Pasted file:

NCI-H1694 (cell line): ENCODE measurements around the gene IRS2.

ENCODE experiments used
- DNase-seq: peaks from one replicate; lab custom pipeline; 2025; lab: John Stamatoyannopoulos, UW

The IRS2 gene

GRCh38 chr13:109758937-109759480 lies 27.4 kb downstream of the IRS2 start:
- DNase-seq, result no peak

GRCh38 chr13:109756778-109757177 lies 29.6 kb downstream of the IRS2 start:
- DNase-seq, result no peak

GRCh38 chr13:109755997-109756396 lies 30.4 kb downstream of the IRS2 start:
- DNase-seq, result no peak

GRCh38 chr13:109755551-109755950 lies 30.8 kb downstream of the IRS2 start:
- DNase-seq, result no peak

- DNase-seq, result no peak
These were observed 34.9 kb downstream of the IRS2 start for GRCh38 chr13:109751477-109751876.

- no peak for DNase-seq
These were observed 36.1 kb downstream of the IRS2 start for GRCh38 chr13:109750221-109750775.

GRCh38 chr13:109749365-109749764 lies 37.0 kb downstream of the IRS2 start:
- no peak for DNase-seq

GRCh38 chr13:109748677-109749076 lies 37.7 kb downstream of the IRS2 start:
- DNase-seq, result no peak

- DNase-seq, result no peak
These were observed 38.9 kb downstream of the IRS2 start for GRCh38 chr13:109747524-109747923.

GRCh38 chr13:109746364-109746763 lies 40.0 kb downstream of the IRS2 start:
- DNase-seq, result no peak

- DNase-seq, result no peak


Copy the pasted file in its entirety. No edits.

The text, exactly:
NCI-H1694 (cell line): ENCODE measurements around the gene IRS2.

ENCODE experiments used
- DNase-seq: peaks from one replicate; lab custom pipeline; 2025; lab: John Stamatoyannopoulos, UW

The IRS2 gene

GRCh38 chr13:109758937-109759480 lies 27.4 kb downstream of the IRS2 start:
- DNase-seq, result no peak

GRCh38 chr13:109756778-109757177 lies 29.6 kb downstream of the IRS2 start:
- DNase-seq, result no peak

GRCh38 chr13:109755997-109756396 lies 30.4 kb downstream of the IRS2 start:
- DNase-seq, result no peak

GRCh38 chr13:109755551-109755950 lies 30.8 kb downstream of the IRS2 start:
- DNase-seq, result no peak

- DNase-seq, result no peak
These were observed 34.9 kb downstream of the IRS2 start for GRCh38 chr13:109751477-109751876.

- no peak for DNase-seq
These were observed 36.1 kb downstream of the IRS2 start for GRCh38 chr13:109750221-109750775.

GRCh38 chr13:109749365-109749764 lies 37.0 kb downstream of the IRS2 start:
- no peak for DNase-seq

GRCh38 chr13:109748677-109749076 lies 37.7 kb downstream of the IRS2 start:
- DNase-seq, result no peak

- DNase-seq, result no peak
These were observed 38.9 kb downstream of the IRS2 start for GRCh38 chr13:109747524-109747923.

GRCh38 chr13:109746364-109746763 lies 40.0 kb downstream of the IRS2 start:
- DNase-seq, result no peak

- DNase-seq, result no peak